The object, called Fomalhaut b, was first announced in 2008, based on data taken in 2004 and 2006. It was clearly visible in several years of Hubble observations that revealed it was a moving dot. Until then, evidence for exoplanets had mostly been inferred through indirect detection methods, such as subtle back-and-forth stellar wobbles and shadows from planets passing in front of their stars.

Unlike other directly imaged exoplanets, however, nagging puzzles arose with Fomalhaut b early on. The object was unusually bright in visible light, but did not have any detectable infrared heat signaturewhen observed by NASA’s Spitzer Space Telescope. Astronomers conjectured that the added brightness came from a huge shell or ring of dust encircling the planet that may possibly have been collision-related. The orbit of Fomalhaut b also appeared unusual, possibly very eccentric.

"Our study, which analyzed all available archival Hubble data on Fomalhaut revealed several characteristics that together paint a picture that the planet-sized object may never have existed in the first place," said Gáspár.

The team emphasizes that the final nail in the coffin came when their data analysis of Hubble images taken in 2014 showed the object had vanished, to their disbelief. Adding to the mystery, earlier images showed the object to continuously fade over time, they say. "Clearly, Fomalhaut b was doing things a bona fide planet should not be doing," said Gáspár.

The interpretation is that Fomalhaut b is slowly expanding from the smashup that blasted a dissipating dust cloud into space. Taking into account all available data, Gáspár and Rieke think the collision occurred not too long prior to the first observations taken in 2004. By now the debris cloud, consisting of dust particles around 1 micron (1/50th the diameter of a human hair), is below Hubble’s detection limit. The dust cloud is estimated to have expanded by now to a size larger than the orbit of Earth around our Sun.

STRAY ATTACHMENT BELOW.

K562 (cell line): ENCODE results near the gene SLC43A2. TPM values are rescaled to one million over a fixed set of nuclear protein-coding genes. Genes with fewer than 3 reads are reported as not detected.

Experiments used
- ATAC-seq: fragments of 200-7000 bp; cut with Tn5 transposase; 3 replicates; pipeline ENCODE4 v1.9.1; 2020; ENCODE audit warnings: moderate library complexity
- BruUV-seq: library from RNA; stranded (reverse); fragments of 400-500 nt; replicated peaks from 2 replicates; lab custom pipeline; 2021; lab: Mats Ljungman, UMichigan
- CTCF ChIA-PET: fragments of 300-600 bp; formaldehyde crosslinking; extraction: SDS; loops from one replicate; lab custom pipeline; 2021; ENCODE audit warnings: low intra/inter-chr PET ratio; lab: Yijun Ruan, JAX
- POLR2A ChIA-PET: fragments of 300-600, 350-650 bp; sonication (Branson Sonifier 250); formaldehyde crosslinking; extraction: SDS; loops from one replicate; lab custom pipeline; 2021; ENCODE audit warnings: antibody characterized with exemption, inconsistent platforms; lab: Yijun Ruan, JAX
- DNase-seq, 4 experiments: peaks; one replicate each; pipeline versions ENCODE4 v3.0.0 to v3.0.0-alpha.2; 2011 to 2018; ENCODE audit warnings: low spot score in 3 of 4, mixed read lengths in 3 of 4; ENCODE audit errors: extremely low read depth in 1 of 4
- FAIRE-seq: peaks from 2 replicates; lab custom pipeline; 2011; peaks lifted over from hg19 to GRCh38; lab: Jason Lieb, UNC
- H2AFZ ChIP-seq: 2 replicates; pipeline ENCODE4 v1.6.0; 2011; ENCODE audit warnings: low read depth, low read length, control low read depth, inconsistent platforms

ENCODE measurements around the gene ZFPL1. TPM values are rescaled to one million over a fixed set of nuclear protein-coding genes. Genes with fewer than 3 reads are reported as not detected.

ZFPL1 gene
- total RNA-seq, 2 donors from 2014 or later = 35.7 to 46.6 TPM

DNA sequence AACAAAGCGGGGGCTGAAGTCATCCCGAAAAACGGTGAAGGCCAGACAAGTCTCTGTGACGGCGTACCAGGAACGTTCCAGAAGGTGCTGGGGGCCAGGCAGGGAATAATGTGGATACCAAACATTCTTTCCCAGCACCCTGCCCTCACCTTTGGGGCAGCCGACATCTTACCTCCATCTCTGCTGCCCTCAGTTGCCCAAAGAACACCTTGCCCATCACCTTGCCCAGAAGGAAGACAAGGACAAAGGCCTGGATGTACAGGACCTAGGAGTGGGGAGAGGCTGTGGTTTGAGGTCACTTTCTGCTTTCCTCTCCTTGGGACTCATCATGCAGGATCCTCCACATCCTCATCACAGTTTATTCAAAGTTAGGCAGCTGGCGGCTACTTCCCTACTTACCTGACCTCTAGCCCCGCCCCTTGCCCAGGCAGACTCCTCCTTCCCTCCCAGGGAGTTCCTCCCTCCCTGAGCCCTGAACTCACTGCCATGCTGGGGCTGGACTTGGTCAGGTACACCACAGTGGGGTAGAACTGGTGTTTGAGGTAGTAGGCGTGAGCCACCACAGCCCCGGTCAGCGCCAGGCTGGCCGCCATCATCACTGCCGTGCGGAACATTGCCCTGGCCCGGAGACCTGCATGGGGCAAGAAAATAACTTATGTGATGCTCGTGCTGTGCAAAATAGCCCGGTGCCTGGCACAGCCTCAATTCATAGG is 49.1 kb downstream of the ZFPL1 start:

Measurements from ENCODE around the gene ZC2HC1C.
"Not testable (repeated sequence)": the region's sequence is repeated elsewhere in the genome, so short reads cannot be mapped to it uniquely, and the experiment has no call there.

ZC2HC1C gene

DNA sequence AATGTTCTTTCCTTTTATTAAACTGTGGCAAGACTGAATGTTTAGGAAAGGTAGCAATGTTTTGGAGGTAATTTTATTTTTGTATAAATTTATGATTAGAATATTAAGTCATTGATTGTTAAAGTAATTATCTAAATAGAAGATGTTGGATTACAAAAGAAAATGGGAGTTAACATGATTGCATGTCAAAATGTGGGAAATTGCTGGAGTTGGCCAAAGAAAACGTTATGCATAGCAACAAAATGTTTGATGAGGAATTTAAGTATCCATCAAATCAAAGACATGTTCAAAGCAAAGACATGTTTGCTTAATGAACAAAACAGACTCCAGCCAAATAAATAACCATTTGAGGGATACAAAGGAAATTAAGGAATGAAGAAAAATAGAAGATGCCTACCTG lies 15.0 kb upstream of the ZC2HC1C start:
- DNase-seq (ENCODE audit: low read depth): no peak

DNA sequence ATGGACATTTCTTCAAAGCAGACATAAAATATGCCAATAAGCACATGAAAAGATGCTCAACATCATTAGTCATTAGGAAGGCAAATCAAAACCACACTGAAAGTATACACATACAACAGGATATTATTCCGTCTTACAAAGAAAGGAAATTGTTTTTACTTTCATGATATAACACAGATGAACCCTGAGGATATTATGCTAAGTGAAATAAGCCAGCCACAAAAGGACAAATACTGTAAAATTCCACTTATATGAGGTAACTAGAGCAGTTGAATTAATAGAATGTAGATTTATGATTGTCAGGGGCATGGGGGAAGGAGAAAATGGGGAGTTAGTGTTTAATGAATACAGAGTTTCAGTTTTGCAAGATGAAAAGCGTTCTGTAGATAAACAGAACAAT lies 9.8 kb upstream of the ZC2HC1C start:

Equally confounding is that the team reports that the object is more likely on an escape path, rather than on an elliptical orbit, as expected for planets. This is based on the researchers adding later observations to the trajectory plots from earlier data. "A recently created massive dust cloud, experiencing considerable radiative forces from the central star Fomalhaut, would be placed on such a trajectory," said Gáspár. "Our model is naturally able to explain all independent observable parameters of the system: its expansion rate, its fading and its trajectory."

Because Fomalhaut b is presently inside a vast ring of icy debris encircling the star, colliding bodies would likely be a mixture of ice and dust, like the comets that exist in the Kuiper belt on the outer fringe of our solar system. Gáspár and Rieke estimate that each of these comet-like bodies measured about 125 miles (200 kilometers) across (roughly half the size of the asteroid Vesta).

According to the authors, their model explains all the observed characteristics of Fomalhaut b. Sophisticated dust dynamical modeling done on a cluster of computers at the University of Arizona shows that such a model is able to fit quantitatively all the observations. According to the author’s calculations, the Fomalhaut system, located about 25 light-years from Earth, may experience one of these events only every 200,000 years.

Gáspár and Rieke — along with other members of an extended team — will also be observing the Fomalhaut system with NASA’s upcoming James Webb Space Telescope in its first year of science operations. The team will be directly imaging the inner warm regions of the system, spatially resolving for the first time the elusive asteroid-belt component of an extrasolar planetary system. The team will also search for bona fide planets orbiting Fomalhaut that might be gravitationally sculpting the outer disk. They will also analyze the chemical composition of the disk.